Germany To Ban New Year’s Eve Fireworks To Protect Hospitals
Germany is set to ban the sale of fireworks in an effort to prevent a surge of injuries amid the coronavirus outbreak.
Members of the public are only normally allowed to buy fireworks in Germany around New Year’s Eve, but it looks like the skies won’t be lit up with colourful explosions this year.
Political leaders are expected to announce the ban tomorrow, November 25, to prevent people buying fireworks and opening themselves up to injury.
Approximately €200m (£178m) is usually spent when pyrotechnics go on sale in the three days running up to New Year’s Eve, after which they are detonated from people’s back gardens, balconies and in public parks.
Firework displays go on through the night, often lasting from 6pm on December 31 until around 7am on January 1, but the colourful displays can often result in injury.
Hospitals have seen an increase in the number of injuries and people needing surgery around New Year’s Eve, but this year staff would struggle with an influx of patients.
The coronavirus outbreak has put great strain on hospitals, and an increasing number of patients are in need of intensive care. With this in mind, lawmakers and doctors have stressed that it would be irresponsible to allow the New Year’s Eve celebrations to go ahead as normal, instead opting to implement the ban for the first time, The Guardian reports.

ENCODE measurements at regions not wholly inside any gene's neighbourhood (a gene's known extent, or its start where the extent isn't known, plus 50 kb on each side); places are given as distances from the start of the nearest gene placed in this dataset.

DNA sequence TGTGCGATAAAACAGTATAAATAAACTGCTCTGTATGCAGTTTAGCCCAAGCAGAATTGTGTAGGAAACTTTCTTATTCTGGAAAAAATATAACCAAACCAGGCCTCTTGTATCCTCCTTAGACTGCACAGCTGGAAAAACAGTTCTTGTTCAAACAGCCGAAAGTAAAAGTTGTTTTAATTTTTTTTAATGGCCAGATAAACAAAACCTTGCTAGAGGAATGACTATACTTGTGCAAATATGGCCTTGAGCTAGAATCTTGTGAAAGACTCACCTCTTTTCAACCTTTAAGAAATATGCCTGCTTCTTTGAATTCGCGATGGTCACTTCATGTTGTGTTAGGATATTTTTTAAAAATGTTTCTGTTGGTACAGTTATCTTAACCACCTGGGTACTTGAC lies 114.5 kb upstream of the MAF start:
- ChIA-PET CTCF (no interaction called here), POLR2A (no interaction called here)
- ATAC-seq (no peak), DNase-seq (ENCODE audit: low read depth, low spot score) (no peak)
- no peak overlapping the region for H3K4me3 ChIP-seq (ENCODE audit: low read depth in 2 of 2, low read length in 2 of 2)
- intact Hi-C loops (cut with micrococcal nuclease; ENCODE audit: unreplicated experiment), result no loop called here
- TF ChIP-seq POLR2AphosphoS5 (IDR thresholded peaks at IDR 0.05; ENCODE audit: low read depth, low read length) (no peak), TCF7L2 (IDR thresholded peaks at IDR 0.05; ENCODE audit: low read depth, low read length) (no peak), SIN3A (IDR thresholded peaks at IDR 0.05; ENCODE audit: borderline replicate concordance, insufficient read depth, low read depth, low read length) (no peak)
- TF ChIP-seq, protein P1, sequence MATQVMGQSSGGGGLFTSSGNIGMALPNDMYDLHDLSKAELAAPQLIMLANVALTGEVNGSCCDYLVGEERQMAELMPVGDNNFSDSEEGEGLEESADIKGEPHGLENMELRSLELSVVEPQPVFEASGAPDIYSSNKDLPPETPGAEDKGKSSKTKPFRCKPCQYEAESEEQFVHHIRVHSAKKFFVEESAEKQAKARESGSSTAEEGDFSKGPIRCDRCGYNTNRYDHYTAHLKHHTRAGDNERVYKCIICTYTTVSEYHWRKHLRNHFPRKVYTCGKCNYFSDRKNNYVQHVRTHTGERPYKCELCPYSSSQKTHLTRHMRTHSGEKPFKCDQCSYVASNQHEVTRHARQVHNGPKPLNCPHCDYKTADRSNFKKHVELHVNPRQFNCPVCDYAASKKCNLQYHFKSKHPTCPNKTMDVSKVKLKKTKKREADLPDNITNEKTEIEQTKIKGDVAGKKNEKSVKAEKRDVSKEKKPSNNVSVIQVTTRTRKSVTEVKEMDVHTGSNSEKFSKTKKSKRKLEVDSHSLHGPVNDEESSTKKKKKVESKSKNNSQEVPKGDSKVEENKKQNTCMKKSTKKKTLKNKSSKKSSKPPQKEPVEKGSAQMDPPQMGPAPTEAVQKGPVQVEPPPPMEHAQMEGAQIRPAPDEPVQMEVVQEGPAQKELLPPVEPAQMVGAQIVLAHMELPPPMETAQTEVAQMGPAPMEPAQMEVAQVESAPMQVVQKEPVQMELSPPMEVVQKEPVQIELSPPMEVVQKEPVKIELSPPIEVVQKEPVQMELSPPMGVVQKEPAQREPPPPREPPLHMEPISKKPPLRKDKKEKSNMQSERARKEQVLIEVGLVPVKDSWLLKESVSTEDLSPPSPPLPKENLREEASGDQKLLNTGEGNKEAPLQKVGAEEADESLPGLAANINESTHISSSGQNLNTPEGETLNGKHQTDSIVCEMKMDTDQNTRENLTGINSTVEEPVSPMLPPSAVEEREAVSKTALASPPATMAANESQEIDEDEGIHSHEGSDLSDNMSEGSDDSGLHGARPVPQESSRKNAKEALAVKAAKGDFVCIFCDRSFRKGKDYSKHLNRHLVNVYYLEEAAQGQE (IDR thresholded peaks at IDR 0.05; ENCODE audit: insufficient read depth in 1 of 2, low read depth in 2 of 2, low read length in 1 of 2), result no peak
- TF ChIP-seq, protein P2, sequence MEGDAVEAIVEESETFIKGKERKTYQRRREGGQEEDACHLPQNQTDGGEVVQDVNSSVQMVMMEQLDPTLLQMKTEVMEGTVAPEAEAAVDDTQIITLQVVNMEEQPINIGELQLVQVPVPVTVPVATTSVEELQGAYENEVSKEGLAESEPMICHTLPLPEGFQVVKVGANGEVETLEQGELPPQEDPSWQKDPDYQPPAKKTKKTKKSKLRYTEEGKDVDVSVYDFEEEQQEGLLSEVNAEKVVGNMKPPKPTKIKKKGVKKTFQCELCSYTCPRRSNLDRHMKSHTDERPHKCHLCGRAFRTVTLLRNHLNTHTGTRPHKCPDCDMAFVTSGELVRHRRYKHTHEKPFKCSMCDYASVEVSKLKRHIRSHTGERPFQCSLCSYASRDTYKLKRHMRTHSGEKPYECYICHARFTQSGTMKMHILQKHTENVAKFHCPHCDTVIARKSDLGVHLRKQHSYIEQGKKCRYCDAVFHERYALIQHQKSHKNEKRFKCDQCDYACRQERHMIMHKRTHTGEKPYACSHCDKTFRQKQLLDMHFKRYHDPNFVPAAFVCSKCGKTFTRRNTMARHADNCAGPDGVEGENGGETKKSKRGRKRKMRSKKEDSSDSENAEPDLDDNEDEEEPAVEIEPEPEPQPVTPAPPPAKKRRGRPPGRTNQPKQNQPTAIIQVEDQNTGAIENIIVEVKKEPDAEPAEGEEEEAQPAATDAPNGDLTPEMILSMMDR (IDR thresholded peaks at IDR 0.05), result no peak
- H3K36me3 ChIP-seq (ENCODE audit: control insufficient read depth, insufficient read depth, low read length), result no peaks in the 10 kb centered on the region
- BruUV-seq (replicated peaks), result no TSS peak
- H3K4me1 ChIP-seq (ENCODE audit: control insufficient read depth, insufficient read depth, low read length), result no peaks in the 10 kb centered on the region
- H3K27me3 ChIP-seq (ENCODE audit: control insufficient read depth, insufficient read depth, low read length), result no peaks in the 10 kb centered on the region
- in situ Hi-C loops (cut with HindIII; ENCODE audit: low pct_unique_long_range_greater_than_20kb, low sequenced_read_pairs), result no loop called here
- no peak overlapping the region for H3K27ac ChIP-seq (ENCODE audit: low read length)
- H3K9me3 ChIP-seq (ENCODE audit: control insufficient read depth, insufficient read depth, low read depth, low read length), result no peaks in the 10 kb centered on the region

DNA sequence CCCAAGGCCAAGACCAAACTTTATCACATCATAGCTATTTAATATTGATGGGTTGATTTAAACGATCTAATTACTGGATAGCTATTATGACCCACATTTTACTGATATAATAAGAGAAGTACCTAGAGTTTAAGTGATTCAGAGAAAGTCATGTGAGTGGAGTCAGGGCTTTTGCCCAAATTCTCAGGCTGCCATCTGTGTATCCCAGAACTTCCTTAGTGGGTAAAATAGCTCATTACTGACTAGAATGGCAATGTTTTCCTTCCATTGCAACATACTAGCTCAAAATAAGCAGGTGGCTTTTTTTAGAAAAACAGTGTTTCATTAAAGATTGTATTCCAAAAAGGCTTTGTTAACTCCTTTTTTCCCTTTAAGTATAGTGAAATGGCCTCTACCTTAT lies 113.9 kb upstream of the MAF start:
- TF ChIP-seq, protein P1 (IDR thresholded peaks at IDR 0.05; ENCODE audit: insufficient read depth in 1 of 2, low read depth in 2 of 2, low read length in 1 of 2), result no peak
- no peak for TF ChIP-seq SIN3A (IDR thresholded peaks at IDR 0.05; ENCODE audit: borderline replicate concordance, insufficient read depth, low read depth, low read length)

According to The Berlin Spectator, the non-governmental agency Environmental Action Germany encourages the ban on private fireworks. It has previously shown support for the idea, with the arguments that it would help decrease air pollution and prevent respiratory issues.
The agency claims that particulate matter pollution caused by fireworks would be even more impactful this year, as coronavirus is also known to affect the respiratory tract.
The Green party in Berlin has expressed similar views, with Antje Kapek, floor leader at the Berlin House of Representatives, reiterating the fact that hospitals in the German capital already had to deal with coronavirus.
The Green party has also previously cited environmental reasons for a ban. It is arguing that Berlin should follow in the footsteps of the Netherlands, where Prime Minister Mark Rutte announced a complete ban on fireworks and firecrackers this year.
Rutte said the decision was ‘an important step to relieve hospitals, protect medics and avoid new Coronavirus infections’.
Germany has recorded a total of 953,772 confirmed cases of coronavirus since the outbreak began, as well as 14,513 deaths.
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CreditsThe Guardian and 1 other
The Berlin Spectator